Skip to main content

San Diego County School Districts Under The Wire To Draft Suicide Prevention Policies

A flyer for a County Office of Education workshop says,

Photo by Kris Arciaga

Above: A flyer for a County Office of Education workshop says, "Pain isn't always obvious. Know the signs. Suicide is preventable," Aug. 4, 2017.

A new state law says school districts have until the start of this school year to draft a comprehensive policy addressing suicide prevention, intervention, and postvention — or what to do if a student dies by suicide.

When his friend at Poway High School died by suicide 20 years ago, Stan Collins did not hear much from his teachers.

“I just remember the trauma of sitting next to his empty desk the rest of the year,” Collins said. “Twenty years ago, schools were still in the mindset of if you talk about suicide it’s going to cause it to happen.”

Now Collins talks about suicide every day as a specialist with the San Diego County Suicide Prevention Council. And he is working to ensure school staff across the county know how to talk about it, too.

A new state law says school districts have until the start of this school year to draft a comprehensive policy addressing suicide prevention, intervention, and postvention — or what to do if a student dies by suicide.

Collins, as well as staff from the San Diego County Office of Education, helped write the model policy being used by districts statewide. It includes specific action plans for when a student is suicidal or attempts suicide on campus and an annual training plan for all school staff on recognizing risk factors and warning signs.

While teen suicide is relatively rare, about 20 percent of San Diego County middle- and high-schoolers say in school surveys they have contemplated suicide. About 30 percent report feeling chronic sadness or hopelessness in the last year.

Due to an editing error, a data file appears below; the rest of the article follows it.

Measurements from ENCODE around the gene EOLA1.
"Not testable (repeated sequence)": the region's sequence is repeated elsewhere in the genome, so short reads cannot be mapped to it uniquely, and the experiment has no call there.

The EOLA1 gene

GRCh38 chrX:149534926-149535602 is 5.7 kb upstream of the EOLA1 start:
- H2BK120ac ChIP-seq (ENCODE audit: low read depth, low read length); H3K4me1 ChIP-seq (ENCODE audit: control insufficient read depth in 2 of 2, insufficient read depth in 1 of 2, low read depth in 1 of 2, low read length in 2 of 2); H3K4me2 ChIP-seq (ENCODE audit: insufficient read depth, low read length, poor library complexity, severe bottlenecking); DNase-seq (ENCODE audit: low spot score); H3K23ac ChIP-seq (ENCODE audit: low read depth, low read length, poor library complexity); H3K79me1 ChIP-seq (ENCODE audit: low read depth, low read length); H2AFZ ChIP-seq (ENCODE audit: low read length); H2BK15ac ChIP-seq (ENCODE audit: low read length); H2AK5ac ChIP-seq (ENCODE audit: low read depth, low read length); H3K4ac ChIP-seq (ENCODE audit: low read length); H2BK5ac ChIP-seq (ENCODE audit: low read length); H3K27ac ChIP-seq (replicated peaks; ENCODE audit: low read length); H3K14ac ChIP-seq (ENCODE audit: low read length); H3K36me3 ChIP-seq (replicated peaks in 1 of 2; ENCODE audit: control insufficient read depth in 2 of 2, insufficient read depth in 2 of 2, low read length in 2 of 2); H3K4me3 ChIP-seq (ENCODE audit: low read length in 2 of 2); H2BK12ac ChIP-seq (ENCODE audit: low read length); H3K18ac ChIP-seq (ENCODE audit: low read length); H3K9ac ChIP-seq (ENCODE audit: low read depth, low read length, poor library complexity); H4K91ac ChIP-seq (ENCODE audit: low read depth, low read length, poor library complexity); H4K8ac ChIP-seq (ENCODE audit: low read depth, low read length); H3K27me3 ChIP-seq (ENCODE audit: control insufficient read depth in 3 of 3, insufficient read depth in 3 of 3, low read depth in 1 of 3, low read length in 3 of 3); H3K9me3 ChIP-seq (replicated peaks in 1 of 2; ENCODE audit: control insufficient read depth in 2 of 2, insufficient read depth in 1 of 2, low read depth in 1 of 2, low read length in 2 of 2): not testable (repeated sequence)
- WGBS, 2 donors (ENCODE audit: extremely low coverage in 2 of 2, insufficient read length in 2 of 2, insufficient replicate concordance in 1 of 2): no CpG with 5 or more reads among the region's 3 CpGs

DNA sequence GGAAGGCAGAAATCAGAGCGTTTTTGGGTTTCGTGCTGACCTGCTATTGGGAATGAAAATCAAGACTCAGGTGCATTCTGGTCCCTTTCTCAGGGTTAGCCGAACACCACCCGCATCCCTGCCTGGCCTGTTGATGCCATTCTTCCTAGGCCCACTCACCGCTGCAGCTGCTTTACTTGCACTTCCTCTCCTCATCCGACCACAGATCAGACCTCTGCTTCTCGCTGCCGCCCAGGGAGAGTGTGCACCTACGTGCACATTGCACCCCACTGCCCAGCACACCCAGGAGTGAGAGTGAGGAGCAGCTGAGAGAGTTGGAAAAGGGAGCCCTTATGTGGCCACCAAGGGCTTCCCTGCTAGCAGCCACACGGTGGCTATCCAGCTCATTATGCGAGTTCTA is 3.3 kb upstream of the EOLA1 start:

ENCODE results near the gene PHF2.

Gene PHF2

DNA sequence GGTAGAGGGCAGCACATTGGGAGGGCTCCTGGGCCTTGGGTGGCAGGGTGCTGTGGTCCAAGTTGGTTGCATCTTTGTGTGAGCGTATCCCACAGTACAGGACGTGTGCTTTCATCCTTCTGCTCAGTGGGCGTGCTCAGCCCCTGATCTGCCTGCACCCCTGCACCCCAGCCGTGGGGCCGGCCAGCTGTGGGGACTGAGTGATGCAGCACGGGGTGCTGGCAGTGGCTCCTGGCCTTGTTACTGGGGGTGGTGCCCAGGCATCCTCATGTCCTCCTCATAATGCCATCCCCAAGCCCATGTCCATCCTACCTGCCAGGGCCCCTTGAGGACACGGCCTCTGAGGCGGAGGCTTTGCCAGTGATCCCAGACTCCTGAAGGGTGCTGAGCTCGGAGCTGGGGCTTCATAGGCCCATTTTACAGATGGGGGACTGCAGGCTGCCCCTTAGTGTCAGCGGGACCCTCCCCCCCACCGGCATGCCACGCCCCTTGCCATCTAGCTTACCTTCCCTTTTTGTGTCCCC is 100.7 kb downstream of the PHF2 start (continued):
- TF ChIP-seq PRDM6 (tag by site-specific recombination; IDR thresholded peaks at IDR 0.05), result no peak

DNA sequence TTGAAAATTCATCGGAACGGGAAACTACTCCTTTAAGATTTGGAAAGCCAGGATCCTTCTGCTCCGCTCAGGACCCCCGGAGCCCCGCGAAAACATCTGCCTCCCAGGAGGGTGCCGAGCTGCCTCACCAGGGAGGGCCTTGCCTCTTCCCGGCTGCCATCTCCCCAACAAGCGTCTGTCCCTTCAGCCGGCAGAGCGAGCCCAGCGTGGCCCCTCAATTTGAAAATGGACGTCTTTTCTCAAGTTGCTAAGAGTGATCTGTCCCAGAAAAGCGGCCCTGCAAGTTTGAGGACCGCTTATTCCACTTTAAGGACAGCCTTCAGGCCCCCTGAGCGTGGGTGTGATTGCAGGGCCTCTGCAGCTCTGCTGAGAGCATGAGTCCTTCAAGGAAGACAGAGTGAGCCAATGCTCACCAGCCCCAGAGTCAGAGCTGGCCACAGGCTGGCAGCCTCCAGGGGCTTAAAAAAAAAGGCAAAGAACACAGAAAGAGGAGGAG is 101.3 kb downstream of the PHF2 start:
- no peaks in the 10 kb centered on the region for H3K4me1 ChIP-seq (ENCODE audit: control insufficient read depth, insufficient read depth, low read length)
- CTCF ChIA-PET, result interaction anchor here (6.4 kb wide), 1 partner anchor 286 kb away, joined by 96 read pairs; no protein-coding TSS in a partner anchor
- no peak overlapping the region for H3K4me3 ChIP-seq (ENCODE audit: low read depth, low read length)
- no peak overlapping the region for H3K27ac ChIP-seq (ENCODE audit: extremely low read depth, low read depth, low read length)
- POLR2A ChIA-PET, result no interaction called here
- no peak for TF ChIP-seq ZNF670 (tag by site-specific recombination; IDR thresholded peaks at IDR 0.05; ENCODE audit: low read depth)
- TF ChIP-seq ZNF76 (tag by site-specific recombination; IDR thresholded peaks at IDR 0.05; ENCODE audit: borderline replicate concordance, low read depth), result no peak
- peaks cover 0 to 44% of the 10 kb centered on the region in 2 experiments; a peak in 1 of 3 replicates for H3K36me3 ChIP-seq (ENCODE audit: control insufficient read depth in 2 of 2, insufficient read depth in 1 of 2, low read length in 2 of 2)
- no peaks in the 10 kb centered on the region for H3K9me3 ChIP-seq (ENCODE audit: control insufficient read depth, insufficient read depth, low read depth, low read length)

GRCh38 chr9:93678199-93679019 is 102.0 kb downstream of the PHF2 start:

San Diego Access and Crisis Line: (888) 724-7240

Heather Nemour, a student mental health specialist with the office of education, said suicide has risen from the third- to the second-leading cause of death for people ages 10 to 24.

“What we know is that when all staff are trained, or when a lot of staff are trained, on a school campus, it really enhances that school climate,” Nemour said. “And also being able to have many, many eyes on students.”

Nemour, along with Collins, is leading workshops to help districts draft their policies. So far, 11 out of the 42 districts in San Diego County have attended: Cajon Valley Union, Escondido Union High, Grossmont Union High, Lakeside Union, Mountain Empire Unified, National School District, Oceanside Unified, San Diego Unified, San Dieguito Union High, San Marcos Unified and the San Diego County Office of Education. Another workshop is scheduled for Sept. 13.

There is no funding to enforce the new law, meaning no agency is checking in on whether districts have adopted policies. But Collins said the law has teeth; districts that do not adopt policies face increased legal liability, he said. Collins encouraged parents to ask their children’s schools if a policy is in place and training has occurred.

“It’s important that we’re going beyond checking a box and are doing what’s right,” he said. “Keeping students safe is part of a school’s mission.”

Want more KPBS news?
Find us on Twitter and Facebook, or sign up for our newsletters.

To view PDF documents, Download Acrobat Reader.